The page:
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Old 07-09-2004, 10:48 AM   #1

Join Date: March 21, 2001
Location: Europe
Age: 39
Posts: 6,136
At a summit meeting held late last month in Ireland, the United States and the European Union said they had ended a long dispute on a planned European satellite positioning system called ‘Galileo'. Washington will no longer oppose Galileo, the future European equivalent of the American global positioning system (GPS).

The Galileo project is co-financed by countries such as China, India and Israel, and will be operational in 2008. But the small print of the EU-US agreement shows that the accord reached at the summit meeting is far from complete. In fact, the parties shied away from even trying to reach agreement about the core of the dispute: the crucial military applications of Galileo.

Radio Netherlands spoke to Dr Richard North of the conservative British think-tank ‘The Bruges Group', who has written a report about the rather secret military dimensions of the new European satellite system:

"This is a very strange situation where the [European] Commission and the European authorities generally are denying that the Galileo system has any military uses or any military applications, so that it isn ‘t even on the table, officially, to be discussed."

RN: "What would any military applications of Galileo be?"

"Well, the quality of signal they are planning with Galileo, the so-called PRS signal, is used for terminal guidance on high-accuracy missiles, bombs and other ordinance, the so-called smart bombs. It's this that'll steer a missile into a building with a half-metre accuracy. It's also a central part of any military-command and control structure, with asset location, asset management, and even down to highly-sophisticated logistic management systems, which are an intrinsic part of modern warfare."

RN: "Will Galileo also have civilian applications which are less precise but quite adequate for navigation or tracking trucks, making long walks, and a much more precise military type of signal?"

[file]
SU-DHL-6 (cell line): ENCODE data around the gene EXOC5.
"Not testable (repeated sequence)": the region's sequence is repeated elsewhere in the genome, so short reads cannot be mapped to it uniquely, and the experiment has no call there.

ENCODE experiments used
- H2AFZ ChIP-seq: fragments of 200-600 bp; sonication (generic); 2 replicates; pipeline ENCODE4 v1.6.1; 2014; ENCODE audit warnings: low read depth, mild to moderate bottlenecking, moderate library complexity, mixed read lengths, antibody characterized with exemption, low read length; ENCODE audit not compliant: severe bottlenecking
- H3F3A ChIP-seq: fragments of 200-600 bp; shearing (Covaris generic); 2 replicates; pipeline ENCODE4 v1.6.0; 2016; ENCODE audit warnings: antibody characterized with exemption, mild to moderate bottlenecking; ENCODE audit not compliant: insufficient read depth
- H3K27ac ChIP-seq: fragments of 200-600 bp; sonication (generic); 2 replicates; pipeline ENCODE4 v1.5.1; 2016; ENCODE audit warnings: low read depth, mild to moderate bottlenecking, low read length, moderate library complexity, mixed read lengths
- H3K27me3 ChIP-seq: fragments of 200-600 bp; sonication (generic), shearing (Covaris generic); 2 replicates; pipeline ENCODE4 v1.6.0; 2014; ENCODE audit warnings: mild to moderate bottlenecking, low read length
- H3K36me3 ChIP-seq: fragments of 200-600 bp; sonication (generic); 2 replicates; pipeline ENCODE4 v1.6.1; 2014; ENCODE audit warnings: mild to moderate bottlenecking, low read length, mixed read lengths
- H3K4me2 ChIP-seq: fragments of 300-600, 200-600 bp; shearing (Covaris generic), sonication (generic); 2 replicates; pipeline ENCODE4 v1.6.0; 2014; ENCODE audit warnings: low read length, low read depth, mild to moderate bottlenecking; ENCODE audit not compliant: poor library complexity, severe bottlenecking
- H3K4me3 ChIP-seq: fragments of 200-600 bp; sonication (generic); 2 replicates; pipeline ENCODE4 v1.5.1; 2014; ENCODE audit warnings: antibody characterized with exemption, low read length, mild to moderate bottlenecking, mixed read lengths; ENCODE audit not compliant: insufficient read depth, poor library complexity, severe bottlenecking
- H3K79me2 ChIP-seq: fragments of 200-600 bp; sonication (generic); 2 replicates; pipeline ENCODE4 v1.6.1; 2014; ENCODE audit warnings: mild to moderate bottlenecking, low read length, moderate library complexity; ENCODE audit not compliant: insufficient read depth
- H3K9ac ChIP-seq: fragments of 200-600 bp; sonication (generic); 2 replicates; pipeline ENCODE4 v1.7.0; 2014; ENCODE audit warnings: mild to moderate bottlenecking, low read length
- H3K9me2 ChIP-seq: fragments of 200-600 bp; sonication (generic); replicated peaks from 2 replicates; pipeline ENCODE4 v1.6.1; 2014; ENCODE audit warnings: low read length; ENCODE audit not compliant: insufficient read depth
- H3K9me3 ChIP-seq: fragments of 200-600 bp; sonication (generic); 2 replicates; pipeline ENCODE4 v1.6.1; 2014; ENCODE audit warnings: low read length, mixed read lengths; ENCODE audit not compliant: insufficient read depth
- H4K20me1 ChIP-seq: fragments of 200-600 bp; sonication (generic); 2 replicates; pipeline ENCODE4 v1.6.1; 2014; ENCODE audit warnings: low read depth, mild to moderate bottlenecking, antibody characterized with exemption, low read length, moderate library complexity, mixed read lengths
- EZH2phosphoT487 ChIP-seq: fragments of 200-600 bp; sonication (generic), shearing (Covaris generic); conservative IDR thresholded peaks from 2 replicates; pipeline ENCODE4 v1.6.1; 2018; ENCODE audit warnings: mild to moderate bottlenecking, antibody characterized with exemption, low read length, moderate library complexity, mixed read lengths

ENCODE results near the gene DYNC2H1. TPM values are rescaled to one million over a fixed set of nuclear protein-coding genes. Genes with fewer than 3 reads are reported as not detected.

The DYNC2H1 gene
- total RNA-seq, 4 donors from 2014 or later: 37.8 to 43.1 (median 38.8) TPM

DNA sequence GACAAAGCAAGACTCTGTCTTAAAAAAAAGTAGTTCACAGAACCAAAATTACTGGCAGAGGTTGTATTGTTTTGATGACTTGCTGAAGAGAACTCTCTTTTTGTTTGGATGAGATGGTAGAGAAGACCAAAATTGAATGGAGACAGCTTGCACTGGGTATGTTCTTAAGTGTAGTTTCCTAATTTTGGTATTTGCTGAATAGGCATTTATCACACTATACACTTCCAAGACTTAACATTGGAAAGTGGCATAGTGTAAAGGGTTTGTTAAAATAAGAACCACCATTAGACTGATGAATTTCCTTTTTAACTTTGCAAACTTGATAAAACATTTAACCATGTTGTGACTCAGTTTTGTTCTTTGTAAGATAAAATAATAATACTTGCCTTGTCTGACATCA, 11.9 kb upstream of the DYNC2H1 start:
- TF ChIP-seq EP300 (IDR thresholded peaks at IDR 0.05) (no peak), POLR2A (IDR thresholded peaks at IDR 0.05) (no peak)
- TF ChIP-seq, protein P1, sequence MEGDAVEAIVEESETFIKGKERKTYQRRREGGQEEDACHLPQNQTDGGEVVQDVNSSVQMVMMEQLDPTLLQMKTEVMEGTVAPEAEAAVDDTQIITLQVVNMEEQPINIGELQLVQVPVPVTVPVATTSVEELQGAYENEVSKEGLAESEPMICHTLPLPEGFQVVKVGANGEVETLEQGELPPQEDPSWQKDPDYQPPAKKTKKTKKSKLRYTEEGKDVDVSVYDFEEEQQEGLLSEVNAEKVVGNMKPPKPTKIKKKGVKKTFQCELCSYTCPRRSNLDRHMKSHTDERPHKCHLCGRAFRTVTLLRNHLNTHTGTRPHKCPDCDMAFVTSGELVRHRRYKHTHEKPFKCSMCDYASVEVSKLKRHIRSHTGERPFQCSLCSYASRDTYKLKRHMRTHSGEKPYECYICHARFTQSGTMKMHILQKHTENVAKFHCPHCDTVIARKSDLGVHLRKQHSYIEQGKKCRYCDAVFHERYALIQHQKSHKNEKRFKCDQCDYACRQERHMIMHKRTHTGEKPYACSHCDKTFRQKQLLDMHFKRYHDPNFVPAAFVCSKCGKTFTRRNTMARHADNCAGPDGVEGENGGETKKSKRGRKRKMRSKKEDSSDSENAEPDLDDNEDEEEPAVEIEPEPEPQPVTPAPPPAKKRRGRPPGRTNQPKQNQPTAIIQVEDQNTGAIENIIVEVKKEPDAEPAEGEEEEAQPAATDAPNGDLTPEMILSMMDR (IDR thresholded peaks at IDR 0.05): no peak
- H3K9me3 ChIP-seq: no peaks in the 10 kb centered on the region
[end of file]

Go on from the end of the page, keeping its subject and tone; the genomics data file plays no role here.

"Absolutely so. There will be a reasonably high-accuracy civilian signal, but they're also producing what they are calling the Public Regulated Service Code, which is an exact analogy to the US military code – military signal - of an extreme accuracy that, frankly, only has one justification and one application, and that is for military use."

RN: "In a recent article you wrote on Galileo, you went as far as saying that Galileo could be an instrument to destroy the Atlantic alliance, and also destroy the special relationship that the United Kingdom has with the United States. Isn't that a bit far-fetched?"

"Not at all. It's actually happening. You see, the Americans have their own GPS system, they are sharing technology with NATO, and most of NATO's advanced weapons rely on the American system."

"Now, what the Americans are quite concerned about – quite rightly, because they have good evidence that it's happening – is "technological bleed". They are transferring technology to NATO, and they are finding that that technology is ending up in the hands of potential adversaries, such as China. They are taking the view that they can no longer trust NATO allies with sophisticated technology, and are progressively holding back or refusing to give access to that technology."

"Now, that puts us in a position where we have to look at the United States and say are we going to continue to reply on US technology, in which case further integration into EU military structures is going to close down that access? Or are we going to go fully into a European situation, in which case we are going to see nothing [and] there is going to be effectively a divorce with the Americans and their technology?"


[ 07-09-2004, 10:49 AM: Message edited by: Dreamer128 ]
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